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Consumer interest group calls on watchdogs to tackle bank transfer scams

Hayley Kirton
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Almost two-thirds of people don't realise they might not be able to get their money back if they fall victim to this scam (Source: Getty)

A consumer interest group has today turned up the pressure on financial watchdogs by launching a super complaint into bank transfer scams.

Research from Which? has found three out of five (60 per cent) of people don't realise there is no consumer protection from their bank if they are fraudulently tricked into making a bank transfer.

Meanwhile, almost one in 10 (nine per cent) had either made a bank transfer to a fraudster's account or knew of somebody who had.

Which? has lodged the super complaint, which allow designated consumer organisations to complain to regulators about matters that might be concerning consumers, with the Payment Systems Regulator (PSR). It has also flagged the filing with the Financial Conduct Authority (FCA).

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The consumer interest group, which is arguing banks have failed to keep pace with consumer protection for bank transfers in the same way they have for credit card scams, is calling on the watchdogs to release figures on how many people have been affected by such scams and how much damage has been incurred as a result.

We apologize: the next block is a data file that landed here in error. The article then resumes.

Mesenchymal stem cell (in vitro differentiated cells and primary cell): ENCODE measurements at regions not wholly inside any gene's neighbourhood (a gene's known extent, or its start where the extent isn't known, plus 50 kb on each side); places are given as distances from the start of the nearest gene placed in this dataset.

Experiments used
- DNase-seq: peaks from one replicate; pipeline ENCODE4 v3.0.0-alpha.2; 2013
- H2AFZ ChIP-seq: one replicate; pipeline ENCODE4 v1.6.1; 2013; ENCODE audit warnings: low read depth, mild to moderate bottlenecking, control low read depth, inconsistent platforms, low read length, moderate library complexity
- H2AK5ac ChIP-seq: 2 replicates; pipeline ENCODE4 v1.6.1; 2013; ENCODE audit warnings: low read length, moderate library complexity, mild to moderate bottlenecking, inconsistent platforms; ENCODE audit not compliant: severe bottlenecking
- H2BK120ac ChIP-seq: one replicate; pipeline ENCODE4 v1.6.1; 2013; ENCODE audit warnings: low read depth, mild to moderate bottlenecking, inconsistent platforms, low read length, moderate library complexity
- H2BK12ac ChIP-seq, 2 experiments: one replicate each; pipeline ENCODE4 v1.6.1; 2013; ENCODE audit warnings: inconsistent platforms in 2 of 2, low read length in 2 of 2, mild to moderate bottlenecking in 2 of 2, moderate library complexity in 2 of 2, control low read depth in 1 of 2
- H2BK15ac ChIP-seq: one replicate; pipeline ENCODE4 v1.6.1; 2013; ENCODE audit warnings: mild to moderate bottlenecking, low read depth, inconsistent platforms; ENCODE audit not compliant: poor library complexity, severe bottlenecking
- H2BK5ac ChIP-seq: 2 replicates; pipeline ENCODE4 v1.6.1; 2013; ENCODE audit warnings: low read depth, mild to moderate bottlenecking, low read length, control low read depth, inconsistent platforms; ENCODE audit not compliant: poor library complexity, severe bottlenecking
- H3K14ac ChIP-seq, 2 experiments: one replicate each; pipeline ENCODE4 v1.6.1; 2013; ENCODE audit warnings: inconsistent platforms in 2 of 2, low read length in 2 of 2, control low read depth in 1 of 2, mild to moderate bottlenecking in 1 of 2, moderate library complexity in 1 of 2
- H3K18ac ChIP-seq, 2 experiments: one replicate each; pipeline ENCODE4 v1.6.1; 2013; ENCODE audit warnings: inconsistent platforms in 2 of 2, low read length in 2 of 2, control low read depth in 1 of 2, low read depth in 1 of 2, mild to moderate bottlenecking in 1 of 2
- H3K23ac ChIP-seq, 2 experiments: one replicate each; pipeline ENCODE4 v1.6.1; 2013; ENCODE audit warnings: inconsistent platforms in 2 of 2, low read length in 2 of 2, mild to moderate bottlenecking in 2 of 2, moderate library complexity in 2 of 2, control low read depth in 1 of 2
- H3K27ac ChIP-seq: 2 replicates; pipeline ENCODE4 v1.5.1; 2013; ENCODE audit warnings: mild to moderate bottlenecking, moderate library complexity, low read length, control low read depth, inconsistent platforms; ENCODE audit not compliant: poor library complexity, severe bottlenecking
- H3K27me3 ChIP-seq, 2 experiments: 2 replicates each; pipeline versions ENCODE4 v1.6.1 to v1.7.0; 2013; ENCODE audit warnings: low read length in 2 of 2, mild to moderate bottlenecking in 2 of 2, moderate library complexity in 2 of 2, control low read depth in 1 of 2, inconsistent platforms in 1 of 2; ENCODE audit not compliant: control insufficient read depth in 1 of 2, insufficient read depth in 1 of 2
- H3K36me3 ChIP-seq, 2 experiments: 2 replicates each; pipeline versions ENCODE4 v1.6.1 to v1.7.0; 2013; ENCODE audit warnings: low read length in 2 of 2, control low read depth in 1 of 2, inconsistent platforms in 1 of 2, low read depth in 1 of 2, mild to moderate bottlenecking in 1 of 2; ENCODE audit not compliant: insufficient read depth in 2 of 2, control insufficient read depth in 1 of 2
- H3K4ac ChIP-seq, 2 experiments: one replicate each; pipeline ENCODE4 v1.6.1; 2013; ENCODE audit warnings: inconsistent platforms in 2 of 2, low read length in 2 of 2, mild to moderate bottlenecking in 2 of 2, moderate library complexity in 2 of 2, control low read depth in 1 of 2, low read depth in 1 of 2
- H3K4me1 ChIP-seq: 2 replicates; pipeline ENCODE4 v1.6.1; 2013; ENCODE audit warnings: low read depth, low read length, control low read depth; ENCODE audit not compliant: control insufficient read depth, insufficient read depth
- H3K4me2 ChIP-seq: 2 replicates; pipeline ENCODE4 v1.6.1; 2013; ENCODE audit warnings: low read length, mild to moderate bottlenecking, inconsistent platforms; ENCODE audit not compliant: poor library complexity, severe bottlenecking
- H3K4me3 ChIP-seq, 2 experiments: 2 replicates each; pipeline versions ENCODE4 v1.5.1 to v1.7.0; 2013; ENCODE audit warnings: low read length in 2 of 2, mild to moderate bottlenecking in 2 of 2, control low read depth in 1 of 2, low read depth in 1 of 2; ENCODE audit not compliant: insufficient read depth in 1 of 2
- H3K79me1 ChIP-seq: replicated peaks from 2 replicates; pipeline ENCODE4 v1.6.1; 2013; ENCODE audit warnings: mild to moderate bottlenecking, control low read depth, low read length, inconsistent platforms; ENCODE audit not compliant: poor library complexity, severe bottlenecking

The regulators now have 90 days to look into and respond to Which?'s concerns.

"We all now regularly use bank transfers to pay for things, but what most of us don't realise is that if you're conned into paying ​out money to ​a fraudster you stand to​ los​e​ ​all of your money​, unlike when you use your credit or debit card​," said Alex Neill, director of policy and campaigns at Which?

"With scams on the rise, consumers can only protect themselves so far​ and we believe that​ banks ​must do​ more to tackle bank transfer fraud and safeguard their customers from scams."

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The PSR confirmed it had received the super complaint and would be taking a closer look at the research from Which? as well as gathering its own, before deciding on a course of action.

Christopher Woolard, director of strategy and competition at the FCA, said: "We know that fraudsters can use sophisticated tactics, including phishing and vishing, to dupe even the most financially aware consumers. We will work together with the PSR as they investigate this super-complaint."

Consumers have developed quite an appetite for bank transfers, with over 70m now being made each month compared with just over 100m a year a decade ago. Which? also found 84 per cent of people used bank transfers to make payments.

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